Sigh. A?new day, a new data breach.
Facebook and LinkedIn (which says the latest incident was a “scrape,” not a “breach”)?are just two of dozens of recent examples of our precious passwords falling into the wrong hands.?
Whether it’s an email service, an online store account?or even a service designed to keep our passwords safe, no site or service is immune. When it happens, our Spidey senses go off and we go into panic mode, imagining all the terrible things that might happen if a hacker gets into our accounts, uses our identities or goes on a massive shopping spree under our names.?
It’s a scary digital world we live in, but many valuable tools can make it safer for you. Here’s how to find out whether hackers have your password – and how to fix it right away.?
The most popular of all the hack-finding tools is Have I Been Pwned. It’s a website that tracks and catalogs high- and low-profile data breaches. You can search the site’s database using your email address or phone number. If the site links your login with a known breach, it tells you which company was hit, and what kind of information hackers might have.
I just typed my email address in, and sure enough, my passwords are all over the place. Luckily, they’re old ones, but still, the page of breaches seems to go on for days: LinkedIn, Adobe, Poshmark, Dropbox, Houzz, and countless other data breaches included my email address and various other data, including passwords, phone numbers, addresses, and even employers.
I live my life online, so having accounts on a ton of different websites, app and services means the odds of my data showing up in a hack are high. But 28 seems a bit excessive, even for me.?
The fix? Change all of your passwords, add a password management tool, and for the love of all that’s tech-ish, stop using the most hacked passwords like “123456,” “password,” or the ever-popular curse word mash-ups like “eff-something.” (C’mon, you know what I mean on that last one.)?
Walmart, Costco, Trader Joe’s, Publix no longer require masks for vaccinated customers, Starbucks starts Monday Old iPhones, PCs and printers: How to recycle or dump e-waste Taxes Q&A: How do I file a tax extension for 2021? How do I file my taxes online for free? When will child tax credit payments start? Checks set to roll out July The Daily Money: Subscribe to our newsletter Why not sell your home with an app?
HaveIBeenPwned is an excellent tool if you want to dive into past data breaches to see if your information is floating around out there. It also points you toward a password manager. But other services offer a more proactive approach to tracking hacked information, including notifications whenever your personal info pops up in a new leak, or they check sites for weaknesses before they cause a problem for you.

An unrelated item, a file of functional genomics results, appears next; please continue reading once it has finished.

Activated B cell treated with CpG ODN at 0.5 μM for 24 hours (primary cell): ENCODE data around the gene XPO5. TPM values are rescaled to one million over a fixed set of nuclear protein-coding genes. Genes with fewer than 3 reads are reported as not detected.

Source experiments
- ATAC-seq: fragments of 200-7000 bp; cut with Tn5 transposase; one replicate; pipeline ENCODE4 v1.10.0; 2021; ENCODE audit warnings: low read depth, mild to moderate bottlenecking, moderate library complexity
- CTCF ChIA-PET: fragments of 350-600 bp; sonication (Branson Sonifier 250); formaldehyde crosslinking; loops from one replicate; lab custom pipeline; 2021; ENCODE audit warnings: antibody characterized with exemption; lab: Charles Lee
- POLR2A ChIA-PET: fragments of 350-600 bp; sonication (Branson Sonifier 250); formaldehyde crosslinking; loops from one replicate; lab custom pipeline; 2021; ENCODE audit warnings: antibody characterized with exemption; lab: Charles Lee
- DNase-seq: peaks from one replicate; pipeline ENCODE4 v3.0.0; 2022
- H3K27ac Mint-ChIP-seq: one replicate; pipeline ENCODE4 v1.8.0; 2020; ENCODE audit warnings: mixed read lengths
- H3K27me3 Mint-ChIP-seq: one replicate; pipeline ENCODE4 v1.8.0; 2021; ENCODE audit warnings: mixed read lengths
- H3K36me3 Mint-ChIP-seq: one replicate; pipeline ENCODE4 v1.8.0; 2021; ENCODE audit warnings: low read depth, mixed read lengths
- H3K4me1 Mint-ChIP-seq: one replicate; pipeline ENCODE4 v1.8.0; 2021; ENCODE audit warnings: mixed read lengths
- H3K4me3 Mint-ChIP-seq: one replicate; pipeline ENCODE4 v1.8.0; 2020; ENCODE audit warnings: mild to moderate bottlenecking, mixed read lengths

Here are my favorites.
You can use BreachAlarm in the same way you use HaveIBeenPwned. It’s easy to search the site’s database to find past hacks and leaks that might include your personal info. But if you want to take things to the next level, the $30 annual subscription will scan new hacks whenever they pop up and then alert you if your data appears. This gives you a head start in changing your passwords or closing your accounts on sites that may put your identity or finances at risk.
GameStop CEO is stepping down:GameStop CEO to depart in continuing leadership shakeup
Bitcoin takes a fall:As Bitcoin tumbles, Dogecoin fans want to make ‘DogeDay’ happen on April 20
If you want to get even more proactive about your protection, consider Sucuri. Sucuri is a site that actually performs active scans on websites to search for vulnerabilities that hackers might exploit.
If a place you love shows up as being risky, it’s wise to routinely change your password there, or at the very least use a password you don’t use anywhere else. (This should be a rule for all sites, but it’s easy to forget). There’s a browser extension that makes the process even easier. If you run your own website, the $16 subscription will keep you up to date on your own website’s safety, but that’s not required to scan URLs .
Yes! Believe it or not, Google just added its own password scanner right into the most popular web browser on the planet. Google Chrome can alert you if it finds that your passwords were likely included in a breach or hack. You may not have noticed this new advanced feature, but it’s easy to use.?
If you’re logged in to Chrome, click on your photo in the upper right-hand corner of the page, then click on the little key icon.? That takes you to your “settings.” You can also get there by typing in?chrome://settings/passwords. See it? Now tap “Passwords.”?
On the passwords page, click “Check passwords” and then “Check now.” The built-in tool will tell you if any of your passwords have security problems. If they do, you’ll be prompted to change them, and a link will direct you to the site to make the password update easy.
Once you tackle your own password problems, be sure to pass this information on to your loved ones. If your parents, kids, or less tech-savvy friends are still using their birthdays, pets’ names, or home addresses, be sure to help them change those too!
Jennifer Jolly is an Emmy Award-winning consumer tech columnist. Email her firstname.lastname@example.org. Follow her on Twitter:?@JenniferJolly.
The views and opinions expressed in this column are the author’s and do not necessarily reflect those of USA TODAY.